ORLEANS — Every year elite undergraduates from across the country come spend a summer with the Orleans Firebirds of the Cape Cod Baseball League. But not all of them are here to play ball.
In addition to its on-the-field roster, the organization selects two student broadcasters to serve as the summer’s voices of the Firebirds, providing play-by-play commentary for each of the team’s 44 regular season games. It’s a competitive gig: the team got some 70 applications for the two posts this year, many from students at the nation’s best broadcasting schools.
This year’s picks are Ian Nicholas, a rising junior at Syracuse, and Dylan Pescatore, a rising senior at Arizona State. Coincidentally, the two got their broadcasting start together at New Canaan High School in Connecticut, when Nicholas was a freshman and Pescatore a sophomore. They’ve been best friends ever since.
Firebirds President Bob O’Donnell said that he hadn’t known the two were old high school pals until the very end of the hiring process but said he hit a “home run” by hiring them.
Nicholas said that before games Pescatore mingles, talking with players to find new storylines, while Nicholas focuses more on the stats: “It works for us.”
The Cape League is seen as a premier destination for aspiring broadcasters, with the other nine teams running similar internship programs. But the success of the Firebirds’ announcers stands out.
Former Firebirds’ broadcasters have gone on to gain national recognition. Four of the last nine recipients of collegiate broadcasting’s highest honor, the Jim Nantz Award, given each year to the top student broadcaster in the country, have been former Firebirds broadcasters.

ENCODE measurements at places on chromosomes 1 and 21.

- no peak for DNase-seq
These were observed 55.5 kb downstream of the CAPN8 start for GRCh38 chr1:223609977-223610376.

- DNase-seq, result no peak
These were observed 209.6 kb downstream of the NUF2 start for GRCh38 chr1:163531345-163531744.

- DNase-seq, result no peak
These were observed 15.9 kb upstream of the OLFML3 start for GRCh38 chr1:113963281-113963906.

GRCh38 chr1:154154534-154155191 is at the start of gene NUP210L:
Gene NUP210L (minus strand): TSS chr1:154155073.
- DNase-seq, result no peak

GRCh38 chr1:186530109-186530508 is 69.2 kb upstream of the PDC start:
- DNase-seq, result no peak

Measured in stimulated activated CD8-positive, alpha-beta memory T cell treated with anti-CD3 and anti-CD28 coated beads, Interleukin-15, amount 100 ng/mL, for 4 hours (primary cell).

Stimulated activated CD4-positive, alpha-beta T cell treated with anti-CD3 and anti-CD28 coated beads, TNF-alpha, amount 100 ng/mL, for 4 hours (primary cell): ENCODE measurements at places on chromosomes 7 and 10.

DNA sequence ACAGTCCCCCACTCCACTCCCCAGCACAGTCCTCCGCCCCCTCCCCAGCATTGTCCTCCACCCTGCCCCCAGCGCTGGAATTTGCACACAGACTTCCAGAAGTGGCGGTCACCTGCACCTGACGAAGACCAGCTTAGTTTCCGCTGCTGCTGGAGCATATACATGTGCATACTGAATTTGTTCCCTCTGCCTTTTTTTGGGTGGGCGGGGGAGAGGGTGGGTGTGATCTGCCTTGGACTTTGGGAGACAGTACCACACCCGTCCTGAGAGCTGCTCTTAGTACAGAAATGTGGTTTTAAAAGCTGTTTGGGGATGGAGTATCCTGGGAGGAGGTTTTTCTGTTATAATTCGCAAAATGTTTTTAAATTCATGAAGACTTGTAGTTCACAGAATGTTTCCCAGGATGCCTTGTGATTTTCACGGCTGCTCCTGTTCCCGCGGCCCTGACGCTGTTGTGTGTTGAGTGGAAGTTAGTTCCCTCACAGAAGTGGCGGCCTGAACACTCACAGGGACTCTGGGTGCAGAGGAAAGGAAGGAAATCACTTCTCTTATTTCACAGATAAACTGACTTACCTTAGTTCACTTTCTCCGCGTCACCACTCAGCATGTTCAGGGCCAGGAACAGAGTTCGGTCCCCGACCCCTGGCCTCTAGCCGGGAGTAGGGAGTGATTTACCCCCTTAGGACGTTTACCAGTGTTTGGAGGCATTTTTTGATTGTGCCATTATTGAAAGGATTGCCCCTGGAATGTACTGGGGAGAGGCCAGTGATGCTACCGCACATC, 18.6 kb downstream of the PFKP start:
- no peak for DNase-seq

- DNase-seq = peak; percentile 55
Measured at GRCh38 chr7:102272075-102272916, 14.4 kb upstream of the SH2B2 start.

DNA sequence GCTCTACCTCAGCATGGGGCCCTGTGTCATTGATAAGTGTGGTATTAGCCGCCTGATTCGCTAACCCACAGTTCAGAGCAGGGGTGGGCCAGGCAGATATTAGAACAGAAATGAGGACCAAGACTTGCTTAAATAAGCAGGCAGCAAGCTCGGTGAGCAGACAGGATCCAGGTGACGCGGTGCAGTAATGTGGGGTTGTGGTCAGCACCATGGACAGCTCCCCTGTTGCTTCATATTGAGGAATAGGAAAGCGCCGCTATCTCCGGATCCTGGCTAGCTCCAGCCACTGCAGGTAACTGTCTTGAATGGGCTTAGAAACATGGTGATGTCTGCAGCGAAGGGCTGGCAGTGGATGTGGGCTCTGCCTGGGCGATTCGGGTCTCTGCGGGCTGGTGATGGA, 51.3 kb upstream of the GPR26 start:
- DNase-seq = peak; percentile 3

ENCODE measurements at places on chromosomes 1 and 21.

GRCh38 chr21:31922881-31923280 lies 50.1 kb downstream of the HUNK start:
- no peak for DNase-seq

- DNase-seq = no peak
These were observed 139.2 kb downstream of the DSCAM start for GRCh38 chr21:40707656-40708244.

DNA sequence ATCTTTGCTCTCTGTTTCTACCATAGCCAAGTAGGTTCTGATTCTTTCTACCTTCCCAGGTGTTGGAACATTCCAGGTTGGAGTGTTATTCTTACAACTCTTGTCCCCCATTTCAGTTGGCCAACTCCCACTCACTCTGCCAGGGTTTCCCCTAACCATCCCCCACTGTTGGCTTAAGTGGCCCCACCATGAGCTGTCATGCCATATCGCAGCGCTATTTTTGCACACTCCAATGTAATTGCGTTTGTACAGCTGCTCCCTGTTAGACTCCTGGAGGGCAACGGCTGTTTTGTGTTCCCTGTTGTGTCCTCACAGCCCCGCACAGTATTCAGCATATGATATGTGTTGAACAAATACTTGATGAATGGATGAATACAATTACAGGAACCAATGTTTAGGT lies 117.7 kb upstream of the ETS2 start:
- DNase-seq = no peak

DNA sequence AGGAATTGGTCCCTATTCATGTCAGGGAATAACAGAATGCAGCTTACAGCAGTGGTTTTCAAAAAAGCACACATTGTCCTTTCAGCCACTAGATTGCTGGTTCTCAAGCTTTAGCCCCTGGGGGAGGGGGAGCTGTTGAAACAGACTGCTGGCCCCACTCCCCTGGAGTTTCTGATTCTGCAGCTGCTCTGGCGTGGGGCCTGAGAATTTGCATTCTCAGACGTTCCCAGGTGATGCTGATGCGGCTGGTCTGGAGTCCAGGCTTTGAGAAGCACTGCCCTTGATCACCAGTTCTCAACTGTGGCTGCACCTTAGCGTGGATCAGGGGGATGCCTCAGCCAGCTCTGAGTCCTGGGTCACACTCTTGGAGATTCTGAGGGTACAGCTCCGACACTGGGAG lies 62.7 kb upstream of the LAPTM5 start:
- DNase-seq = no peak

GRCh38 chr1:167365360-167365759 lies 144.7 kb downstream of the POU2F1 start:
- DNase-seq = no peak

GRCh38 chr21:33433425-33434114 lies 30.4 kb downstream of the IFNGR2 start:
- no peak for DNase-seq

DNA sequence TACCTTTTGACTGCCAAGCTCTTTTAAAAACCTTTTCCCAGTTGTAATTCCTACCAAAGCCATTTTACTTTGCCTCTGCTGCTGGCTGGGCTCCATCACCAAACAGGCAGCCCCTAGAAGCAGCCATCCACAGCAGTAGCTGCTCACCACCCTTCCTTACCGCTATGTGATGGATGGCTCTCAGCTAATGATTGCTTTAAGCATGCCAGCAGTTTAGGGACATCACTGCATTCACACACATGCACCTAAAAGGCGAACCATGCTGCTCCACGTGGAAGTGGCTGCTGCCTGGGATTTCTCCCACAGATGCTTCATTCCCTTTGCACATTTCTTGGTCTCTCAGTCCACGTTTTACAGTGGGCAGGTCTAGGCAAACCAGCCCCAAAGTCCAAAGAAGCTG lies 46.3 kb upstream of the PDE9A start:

Carlo Jiménez, the Firebirds’ broadcaster in 2021, became the most recent honoree, winning the award in May shortly after graduating from the University of Southern California.
Arizona State’s Scotty Gange called Firebirds games in 2019 before winning the award in 2020; University of Missouri’s Nate Gatter announced at Eldredge Park in 2015, two years before his win; and 2014 winner Kevin Fitzgerald from Syracuse served as a voice of the Firebirds for both the 2012 and 2013 seasons.
O’Donnell admitted there’s an element of luck to the recent run of winners. But he said it’s also a result of the way candidates are selected. The process involves reviewing résumés and game tape and interviewing candidates.
“We look for a kid who’s very relaxed,” O’Donnell said. For him, “ ‘relaxed’ means someone who is comfortable with their knowledge, with their skillset, and they want to go out and use it.”
But past Firebirds broadcasters said the hiring process alone doesn’t explain the success of the program. Gatter said his experience with the Orleans team was formative.
“I’ve been broadcasting games for a little over nine years,” said Gatter. “I don’t think I have ever improved more in two months than I did on Cape Cod in 2015.” He now broadcasts a variety of sports for ESPN’s SEC Network covering the Southeastern Conference of the NCAA.
Gatter said internship coordinator Elaine Brickman and then-head of media and marketing Stu Murray were important influences. Murray provided feedback and ideas, he said, while giving Gatter the freedom to develop his own technique.